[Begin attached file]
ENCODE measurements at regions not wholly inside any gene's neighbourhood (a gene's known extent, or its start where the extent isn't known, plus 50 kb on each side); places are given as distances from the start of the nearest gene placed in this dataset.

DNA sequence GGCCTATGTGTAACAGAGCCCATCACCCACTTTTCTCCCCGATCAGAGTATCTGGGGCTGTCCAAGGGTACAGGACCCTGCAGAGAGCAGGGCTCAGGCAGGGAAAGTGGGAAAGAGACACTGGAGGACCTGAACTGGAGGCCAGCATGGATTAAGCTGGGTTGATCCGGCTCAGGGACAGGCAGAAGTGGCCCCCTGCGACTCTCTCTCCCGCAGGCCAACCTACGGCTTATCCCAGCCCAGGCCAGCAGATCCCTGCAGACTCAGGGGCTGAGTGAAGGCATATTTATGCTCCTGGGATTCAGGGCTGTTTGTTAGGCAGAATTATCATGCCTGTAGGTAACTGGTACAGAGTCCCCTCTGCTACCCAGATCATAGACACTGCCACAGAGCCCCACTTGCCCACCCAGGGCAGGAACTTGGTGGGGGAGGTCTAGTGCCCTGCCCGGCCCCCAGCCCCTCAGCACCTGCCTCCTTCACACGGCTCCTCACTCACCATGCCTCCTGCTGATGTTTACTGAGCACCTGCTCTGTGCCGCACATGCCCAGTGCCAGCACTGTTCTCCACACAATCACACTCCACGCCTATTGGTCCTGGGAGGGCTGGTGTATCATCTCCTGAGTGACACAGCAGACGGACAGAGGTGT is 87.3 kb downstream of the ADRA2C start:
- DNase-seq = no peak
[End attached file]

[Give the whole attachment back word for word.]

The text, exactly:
ENCODE measurements at regions not wholly inside any gene's neighbourhood (a gene's known extent, or its start where the extent isn't known, plus 50 kb on each side); places are given as distances from the start of the nearest gene placed in this dataset.

DNA sequence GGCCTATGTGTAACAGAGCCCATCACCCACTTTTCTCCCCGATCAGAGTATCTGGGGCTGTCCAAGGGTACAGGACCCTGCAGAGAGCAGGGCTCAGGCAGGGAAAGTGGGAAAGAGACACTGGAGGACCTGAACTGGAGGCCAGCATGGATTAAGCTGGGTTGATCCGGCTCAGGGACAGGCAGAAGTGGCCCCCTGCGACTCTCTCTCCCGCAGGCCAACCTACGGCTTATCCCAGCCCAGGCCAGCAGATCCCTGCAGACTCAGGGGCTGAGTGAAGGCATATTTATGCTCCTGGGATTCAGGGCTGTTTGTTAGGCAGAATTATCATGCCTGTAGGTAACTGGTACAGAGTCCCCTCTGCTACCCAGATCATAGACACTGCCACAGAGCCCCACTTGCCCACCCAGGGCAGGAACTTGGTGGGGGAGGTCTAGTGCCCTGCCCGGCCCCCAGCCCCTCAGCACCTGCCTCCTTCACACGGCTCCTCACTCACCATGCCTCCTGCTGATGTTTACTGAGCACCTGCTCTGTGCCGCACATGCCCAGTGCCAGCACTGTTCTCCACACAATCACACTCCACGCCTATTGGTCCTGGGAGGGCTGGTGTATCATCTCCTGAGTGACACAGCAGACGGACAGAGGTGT is 87.3 kb downstream of the ADRA2C start:
- DNase-seq = no peak